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Budget cuts taxes, fully funds education, moves an additional $73.5 million to Rainy Day Fund
Nashville, TN – In the final few days of this year’s legislative session, the House of Representatives passed Tennessee’s annual budget with an 80 – 12 vote. The bill’s passage was the culmination of months of tireless work crafting a fiscally responsible and balanced budget.
The $33.3 billion budget cuts taxes, puts $73.5 million in the state’s Rainy Day Fund, improves our educational system, and provides an even better environment for businesses to grow and for jobs to flourish.When Republicans became the General Assembly’s majority party in 2010, Tennesseans asked for fiscal responsibility to be a priority looking forward. The 2015-2016 budget holds true to that principle while ensuring Tennesseans get the services they expect from state government.
As Washington, D.C. and other states are mired in partisan gridlock and out-of-control spending, Republicans in Tennessee have made responsible decisions that will continue to ensure the state is positioned to be a top leader in the country on jobs. Since January of 2011, over 225,000 new private sector jobs have been created in Tennessee.
Highlights of the 2015-2016 budget include:
K-12 and Higher Education Investment
A large portion of this year’s budget focuses on education, including funding for K-12, higher education, and proposals designed to build on the Drive to 55 program—an effort to raise the percentage of Tennesseans with a degree or certificate beyond high school from 32 to 55 by the year 2025.
For K-12 education, the budget includes nearly $200 million, including:
Notable higher education investments include:
The budget also includes specific workforce development investments geared toward moving forward with the state’s Drive to 55 efforts, including:
The main Tennessee Promise Program, set to being this fall with the class of 2015, provides high school graduates the opportunity to attend a community or technical college free of tuition and fees.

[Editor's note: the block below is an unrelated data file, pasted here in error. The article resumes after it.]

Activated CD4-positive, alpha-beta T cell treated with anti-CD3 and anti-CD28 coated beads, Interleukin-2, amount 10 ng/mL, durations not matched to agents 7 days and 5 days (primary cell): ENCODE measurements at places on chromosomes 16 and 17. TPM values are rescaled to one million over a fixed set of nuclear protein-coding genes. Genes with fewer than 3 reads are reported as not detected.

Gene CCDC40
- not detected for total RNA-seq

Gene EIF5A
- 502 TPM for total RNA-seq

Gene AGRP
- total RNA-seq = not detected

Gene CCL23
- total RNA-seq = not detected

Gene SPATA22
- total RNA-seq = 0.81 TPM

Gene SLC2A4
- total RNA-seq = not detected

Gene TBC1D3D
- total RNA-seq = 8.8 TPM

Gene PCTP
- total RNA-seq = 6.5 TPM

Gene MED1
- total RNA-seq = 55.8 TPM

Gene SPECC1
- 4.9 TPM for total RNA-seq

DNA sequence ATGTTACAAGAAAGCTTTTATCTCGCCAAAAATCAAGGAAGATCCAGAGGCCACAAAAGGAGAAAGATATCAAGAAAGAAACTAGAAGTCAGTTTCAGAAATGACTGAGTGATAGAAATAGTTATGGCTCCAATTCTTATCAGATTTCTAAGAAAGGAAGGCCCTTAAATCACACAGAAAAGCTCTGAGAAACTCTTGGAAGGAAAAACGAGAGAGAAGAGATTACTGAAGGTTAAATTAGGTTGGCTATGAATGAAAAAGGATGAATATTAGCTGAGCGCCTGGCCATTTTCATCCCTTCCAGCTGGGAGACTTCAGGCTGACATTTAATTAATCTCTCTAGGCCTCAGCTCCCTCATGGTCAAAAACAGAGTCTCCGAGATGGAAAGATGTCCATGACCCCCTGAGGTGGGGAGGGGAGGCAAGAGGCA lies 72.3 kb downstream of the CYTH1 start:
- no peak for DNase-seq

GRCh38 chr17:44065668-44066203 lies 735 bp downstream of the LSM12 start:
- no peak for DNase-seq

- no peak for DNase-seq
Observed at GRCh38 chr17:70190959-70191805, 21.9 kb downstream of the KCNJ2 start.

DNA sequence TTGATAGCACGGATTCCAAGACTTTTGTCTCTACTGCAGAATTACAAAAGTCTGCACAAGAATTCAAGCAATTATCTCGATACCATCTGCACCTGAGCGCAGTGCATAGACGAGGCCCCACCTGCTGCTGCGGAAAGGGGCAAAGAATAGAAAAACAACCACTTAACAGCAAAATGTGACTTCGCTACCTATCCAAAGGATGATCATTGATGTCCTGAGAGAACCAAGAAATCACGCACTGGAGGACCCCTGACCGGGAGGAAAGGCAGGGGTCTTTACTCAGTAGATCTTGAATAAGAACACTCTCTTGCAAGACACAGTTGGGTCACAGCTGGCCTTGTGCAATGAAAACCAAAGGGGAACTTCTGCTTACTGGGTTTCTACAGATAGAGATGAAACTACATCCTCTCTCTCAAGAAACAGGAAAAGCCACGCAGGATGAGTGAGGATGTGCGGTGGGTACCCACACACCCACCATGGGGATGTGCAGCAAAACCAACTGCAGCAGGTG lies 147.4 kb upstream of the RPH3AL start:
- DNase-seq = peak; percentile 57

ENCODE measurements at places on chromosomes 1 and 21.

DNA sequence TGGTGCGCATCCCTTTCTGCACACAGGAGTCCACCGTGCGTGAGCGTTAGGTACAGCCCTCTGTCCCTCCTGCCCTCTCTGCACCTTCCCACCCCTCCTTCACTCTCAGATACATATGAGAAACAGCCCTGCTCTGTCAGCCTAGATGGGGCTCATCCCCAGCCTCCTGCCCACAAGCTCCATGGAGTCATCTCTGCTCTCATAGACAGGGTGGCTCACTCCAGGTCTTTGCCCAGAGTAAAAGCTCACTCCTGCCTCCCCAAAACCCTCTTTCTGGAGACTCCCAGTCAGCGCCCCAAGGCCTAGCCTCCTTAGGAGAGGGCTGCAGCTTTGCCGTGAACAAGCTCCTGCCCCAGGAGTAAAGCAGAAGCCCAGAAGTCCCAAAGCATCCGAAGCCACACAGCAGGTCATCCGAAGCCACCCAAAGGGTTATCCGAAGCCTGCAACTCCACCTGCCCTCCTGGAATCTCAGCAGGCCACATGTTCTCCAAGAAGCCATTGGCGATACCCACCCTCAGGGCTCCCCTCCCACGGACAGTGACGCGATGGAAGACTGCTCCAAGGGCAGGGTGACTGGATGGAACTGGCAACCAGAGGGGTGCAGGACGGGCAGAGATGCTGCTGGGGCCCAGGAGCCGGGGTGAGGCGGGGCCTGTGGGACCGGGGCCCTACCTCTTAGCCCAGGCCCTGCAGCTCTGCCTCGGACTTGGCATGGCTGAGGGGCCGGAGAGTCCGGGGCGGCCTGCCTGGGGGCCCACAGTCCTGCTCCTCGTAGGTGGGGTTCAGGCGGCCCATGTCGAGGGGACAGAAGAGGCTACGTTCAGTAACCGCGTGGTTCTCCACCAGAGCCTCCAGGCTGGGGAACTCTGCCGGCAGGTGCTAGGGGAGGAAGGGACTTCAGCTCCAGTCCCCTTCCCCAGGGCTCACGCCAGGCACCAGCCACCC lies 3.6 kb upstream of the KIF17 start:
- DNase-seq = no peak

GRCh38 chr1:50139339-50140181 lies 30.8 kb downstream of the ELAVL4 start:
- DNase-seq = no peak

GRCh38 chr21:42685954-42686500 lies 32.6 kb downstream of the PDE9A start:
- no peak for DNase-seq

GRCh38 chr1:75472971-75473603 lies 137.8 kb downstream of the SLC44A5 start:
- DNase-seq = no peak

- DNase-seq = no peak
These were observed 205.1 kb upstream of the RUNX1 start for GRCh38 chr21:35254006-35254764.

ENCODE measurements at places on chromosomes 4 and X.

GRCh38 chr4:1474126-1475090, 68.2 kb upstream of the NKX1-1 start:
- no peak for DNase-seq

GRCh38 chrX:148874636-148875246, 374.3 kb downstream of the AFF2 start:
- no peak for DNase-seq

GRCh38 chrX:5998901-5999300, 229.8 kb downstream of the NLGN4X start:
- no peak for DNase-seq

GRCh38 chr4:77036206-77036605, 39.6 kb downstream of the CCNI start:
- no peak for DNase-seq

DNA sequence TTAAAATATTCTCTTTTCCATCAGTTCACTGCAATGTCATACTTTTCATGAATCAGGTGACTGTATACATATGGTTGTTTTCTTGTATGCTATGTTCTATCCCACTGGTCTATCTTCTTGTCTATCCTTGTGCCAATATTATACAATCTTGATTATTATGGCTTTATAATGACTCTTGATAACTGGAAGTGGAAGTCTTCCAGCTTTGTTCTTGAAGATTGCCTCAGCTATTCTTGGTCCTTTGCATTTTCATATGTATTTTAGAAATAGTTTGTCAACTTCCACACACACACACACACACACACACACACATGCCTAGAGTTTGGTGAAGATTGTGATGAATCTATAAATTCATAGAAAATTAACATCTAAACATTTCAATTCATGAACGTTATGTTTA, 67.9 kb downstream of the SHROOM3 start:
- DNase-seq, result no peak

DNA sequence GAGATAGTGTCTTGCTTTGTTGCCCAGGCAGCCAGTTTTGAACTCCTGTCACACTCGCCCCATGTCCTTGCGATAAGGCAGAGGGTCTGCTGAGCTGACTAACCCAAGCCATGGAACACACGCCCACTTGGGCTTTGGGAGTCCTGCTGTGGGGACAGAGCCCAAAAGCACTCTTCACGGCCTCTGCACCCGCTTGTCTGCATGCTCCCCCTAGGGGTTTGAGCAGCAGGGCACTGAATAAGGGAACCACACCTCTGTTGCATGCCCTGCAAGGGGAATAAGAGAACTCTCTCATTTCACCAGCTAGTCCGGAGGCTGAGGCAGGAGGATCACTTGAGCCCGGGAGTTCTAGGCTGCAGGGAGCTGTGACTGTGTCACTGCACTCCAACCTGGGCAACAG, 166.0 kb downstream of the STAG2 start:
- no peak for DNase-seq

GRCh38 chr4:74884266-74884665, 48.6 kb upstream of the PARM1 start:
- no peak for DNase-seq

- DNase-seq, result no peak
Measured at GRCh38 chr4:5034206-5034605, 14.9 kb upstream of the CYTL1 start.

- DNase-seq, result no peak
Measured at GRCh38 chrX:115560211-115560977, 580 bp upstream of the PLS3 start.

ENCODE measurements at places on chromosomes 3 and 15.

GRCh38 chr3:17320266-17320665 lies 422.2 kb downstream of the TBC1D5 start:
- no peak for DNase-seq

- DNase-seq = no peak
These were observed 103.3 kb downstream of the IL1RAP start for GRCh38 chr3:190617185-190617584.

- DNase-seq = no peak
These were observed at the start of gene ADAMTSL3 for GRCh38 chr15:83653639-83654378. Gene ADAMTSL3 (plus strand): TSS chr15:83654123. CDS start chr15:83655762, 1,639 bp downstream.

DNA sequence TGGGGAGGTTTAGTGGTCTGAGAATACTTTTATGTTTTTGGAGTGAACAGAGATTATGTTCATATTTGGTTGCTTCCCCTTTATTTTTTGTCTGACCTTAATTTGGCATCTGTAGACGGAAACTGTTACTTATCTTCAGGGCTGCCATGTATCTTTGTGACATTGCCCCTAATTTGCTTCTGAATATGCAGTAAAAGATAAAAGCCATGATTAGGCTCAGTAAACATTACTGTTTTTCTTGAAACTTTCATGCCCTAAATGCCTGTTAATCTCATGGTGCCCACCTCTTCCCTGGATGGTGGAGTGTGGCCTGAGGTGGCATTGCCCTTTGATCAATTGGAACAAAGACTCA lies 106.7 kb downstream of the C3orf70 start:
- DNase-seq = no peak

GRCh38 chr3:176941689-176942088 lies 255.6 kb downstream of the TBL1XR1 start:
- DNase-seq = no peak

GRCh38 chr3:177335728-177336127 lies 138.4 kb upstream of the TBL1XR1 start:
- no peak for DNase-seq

It is both a scholarship and mentoring program that provides last-dollar scholarship dollars that cover costs not met from the Pell, HOPE, or TSAA scholarship programs.
While removing the financial burden is key, a critical component of the Tennessee Promise is the individual guidance each participant will receive from a volunteer mentor who provides guidance and assistance as the student enters higher education.
In addition, under the program, students are required to complete eight hours of community service per enrolled term, as well as maintain at least a 2.0 GPA.
Job Recruitment, Workforce Development & Tax Cuts
Building on the success of other job-related legislation passed during the 108th General Assembly, the budget this year again makes investments in job recruitment and tax reforms.
Notable items include:
In addition, the 2015-2016 budget includes other strategic capital investments statewide that will help fund programs to ensure Tennesseans have the skills needed to obtain well-paying, 21st century jobs after graduation.
Other Budget Highlights
Other highlights of Governor Bill Haslam’s 2015-2016 budget include:
TopicsBasic Education Program, Bill Haslam, Complete College Act, Drive to 55, East Tennessee State University, Education, GPA, Jackson State Community College, Nashville TN, Pell Grant, Republicans, scholarships, Tennesseans, Tennessee, Tennessee Aquarium, Tennessee General Assembly, Tennessee Governor, Tennessee HOPE Scholarships, Tennessee House of Representatives, Tennessee Promise, Tennessee Rainy Day Fund, Tennessee State Budget, TSAA Scholarships, University of Tennessee, Washington D.C.
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